Insect protection of wool
Wool carpet damaged by Anthrenocerus australis.
Why does wool need protection from insects?
Some insects have the ability to digest and derive nourishment from wool. Synthetic and cellulose-based fibres do not face this problem. Wool products such as carpets, apparel and insulation can sustain visible damage which can ruin the aesthetic quality of the item. To remain competitive with other fibres, wool must be treated with compounds able to prevent insect attack.
Problems with insect resist agents
Presently, the wool industry uses synthetic insecticides for insect-proofing (such as a micro-emulsion of the pesticide permethrin) that are applied during the dyeing or scouring processes. Although most insecticide (98-99%) is absorbed by the wool, some remains in the aqueous effluent and can cause environmental problems if discharged into rivers or lakes. Usually industrial effluent is treated in local sewerage plants, although strict effluent limits are still imposed on dyehouses in most parts of the world, including New Zealand. These regulations can cause a problem for wool yarn spinners, who are unable to adequately insect-proof yarn without exceeding insecticide effluent limits.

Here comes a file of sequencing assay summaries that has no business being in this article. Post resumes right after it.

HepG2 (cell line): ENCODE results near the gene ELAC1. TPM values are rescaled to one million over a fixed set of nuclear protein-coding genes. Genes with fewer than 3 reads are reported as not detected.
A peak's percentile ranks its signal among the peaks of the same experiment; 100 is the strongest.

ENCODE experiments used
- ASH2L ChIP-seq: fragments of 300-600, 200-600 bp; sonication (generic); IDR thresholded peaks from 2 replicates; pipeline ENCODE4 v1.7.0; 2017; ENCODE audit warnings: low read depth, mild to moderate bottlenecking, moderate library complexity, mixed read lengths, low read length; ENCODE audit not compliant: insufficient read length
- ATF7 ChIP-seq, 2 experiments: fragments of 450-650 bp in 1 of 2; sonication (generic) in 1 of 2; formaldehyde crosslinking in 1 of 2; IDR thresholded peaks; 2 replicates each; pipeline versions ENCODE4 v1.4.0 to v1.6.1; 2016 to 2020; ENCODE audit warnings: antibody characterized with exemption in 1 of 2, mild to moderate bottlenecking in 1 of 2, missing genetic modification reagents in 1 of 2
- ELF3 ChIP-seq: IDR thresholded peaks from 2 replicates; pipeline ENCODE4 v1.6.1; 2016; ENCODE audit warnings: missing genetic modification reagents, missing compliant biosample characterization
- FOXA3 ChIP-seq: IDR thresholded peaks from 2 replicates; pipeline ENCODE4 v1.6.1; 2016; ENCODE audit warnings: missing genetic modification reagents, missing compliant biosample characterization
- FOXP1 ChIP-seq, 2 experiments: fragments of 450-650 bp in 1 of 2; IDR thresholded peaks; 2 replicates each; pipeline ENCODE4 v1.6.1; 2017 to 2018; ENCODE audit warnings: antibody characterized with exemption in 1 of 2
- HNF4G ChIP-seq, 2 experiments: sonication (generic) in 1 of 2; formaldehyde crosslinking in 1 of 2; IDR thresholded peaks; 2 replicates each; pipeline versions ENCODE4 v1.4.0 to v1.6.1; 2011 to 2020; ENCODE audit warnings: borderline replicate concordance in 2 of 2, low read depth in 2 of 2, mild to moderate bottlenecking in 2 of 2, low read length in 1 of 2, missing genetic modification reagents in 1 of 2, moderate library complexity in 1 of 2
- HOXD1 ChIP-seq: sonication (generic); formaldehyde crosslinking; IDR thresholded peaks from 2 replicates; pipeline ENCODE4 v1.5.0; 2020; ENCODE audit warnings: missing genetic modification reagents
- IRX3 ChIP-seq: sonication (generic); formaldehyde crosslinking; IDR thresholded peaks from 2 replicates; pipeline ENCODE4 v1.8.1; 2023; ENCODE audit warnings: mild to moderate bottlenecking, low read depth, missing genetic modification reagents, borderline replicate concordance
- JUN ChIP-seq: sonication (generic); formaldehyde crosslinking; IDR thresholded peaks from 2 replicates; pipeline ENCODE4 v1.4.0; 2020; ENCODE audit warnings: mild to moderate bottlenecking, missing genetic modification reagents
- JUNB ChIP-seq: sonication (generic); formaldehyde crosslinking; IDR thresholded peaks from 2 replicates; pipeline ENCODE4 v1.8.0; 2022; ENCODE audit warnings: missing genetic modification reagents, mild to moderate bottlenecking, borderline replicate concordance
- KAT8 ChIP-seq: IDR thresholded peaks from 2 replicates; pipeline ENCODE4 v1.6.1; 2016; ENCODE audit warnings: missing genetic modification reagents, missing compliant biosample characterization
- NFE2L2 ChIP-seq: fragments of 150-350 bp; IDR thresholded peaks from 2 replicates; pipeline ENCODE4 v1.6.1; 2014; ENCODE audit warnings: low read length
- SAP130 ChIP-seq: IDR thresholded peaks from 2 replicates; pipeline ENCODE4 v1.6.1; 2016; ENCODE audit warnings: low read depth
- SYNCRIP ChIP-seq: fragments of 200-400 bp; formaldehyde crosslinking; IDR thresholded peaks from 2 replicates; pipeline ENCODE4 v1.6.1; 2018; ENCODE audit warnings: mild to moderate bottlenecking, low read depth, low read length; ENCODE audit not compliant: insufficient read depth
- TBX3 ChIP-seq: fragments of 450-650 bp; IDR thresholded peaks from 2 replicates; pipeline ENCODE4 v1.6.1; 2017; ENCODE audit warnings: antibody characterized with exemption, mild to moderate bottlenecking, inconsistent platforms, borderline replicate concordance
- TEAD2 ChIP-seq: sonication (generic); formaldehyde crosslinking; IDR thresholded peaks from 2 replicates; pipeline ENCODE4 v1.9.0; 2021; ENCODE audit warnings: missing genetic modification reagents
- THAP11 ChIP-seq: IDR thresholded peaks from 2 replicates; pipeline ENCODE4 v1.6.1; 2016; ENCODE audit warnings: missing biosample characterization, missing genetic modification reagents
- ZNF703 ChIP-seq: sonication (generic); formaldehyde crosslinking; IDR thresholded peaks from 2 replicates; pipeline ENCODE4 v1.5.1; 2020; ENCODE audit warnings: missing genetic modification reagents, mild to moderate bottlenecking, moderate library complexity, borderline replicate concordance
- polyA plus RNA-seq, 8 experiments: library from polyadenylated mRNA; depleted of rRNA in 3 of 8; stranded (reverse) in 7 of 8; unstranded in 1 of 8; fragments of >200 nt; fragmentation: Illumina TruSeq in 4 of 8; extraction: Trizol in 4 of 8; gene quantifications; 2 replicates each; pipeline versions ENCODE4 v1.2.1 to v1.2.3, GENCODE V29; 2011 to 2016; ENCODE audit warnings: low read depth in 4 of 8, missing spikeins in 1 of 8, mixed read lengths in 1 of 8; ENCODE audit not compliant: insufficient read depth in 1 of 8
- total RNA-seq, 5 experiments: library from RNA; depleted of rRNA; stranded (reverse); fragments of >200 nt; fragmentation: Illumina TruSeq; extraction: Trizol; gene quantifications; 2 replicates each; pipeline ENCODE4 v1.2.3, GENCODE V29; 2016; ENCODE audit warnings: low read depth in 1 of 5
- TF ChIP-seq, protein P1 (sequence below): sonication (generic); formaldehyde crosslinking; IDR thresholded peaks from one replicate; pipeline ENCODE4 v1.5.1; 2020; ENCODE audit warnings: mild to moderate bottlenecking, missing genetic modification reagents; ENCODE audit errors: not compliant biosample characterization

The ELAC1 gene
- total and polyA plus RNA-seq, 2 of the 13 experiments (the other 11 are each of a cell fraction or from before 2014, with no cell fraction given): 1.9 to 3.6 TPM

Wool insect-proofing agents based on the synthetic pyrethroid insecticide bifenthrin were first introduced in the 1990’s. Advantages of bifenthrin over permethrin include better durability to washing, greater effectiveness at low levels, no beetle-resistance problem and a significantly lower environmental impact in aquatic ecosystems. Marketed by Melbourne Aniline & Lye (Australia) and Shamrock Group Ltd (New Zealand).
Mystox MP, an agent based on the broad spectrum halogenated pyrrole insecticide chlorfenapyr, was introduced in 2007. No resistance is expected to develop in the wool-damaging species in the near future as chlorfenapyr is relatively new to the market. Chlorfenapyr has a similar toxicity to aquatic life, but better wash and light fastness than bifenthrin. Marketed by Murphy & Son Limited (UK) and Shamrock Group Ltd (New Zealand).
Surfactant-based Ecolan CEA can also be applied to wool during dyeing, and protects wool from insect attack. It is biodegradable, and possesses a lower aquatic toxicity than insecticides. Marketed by Chemcolour Industries NZ Ltd (New Zealand).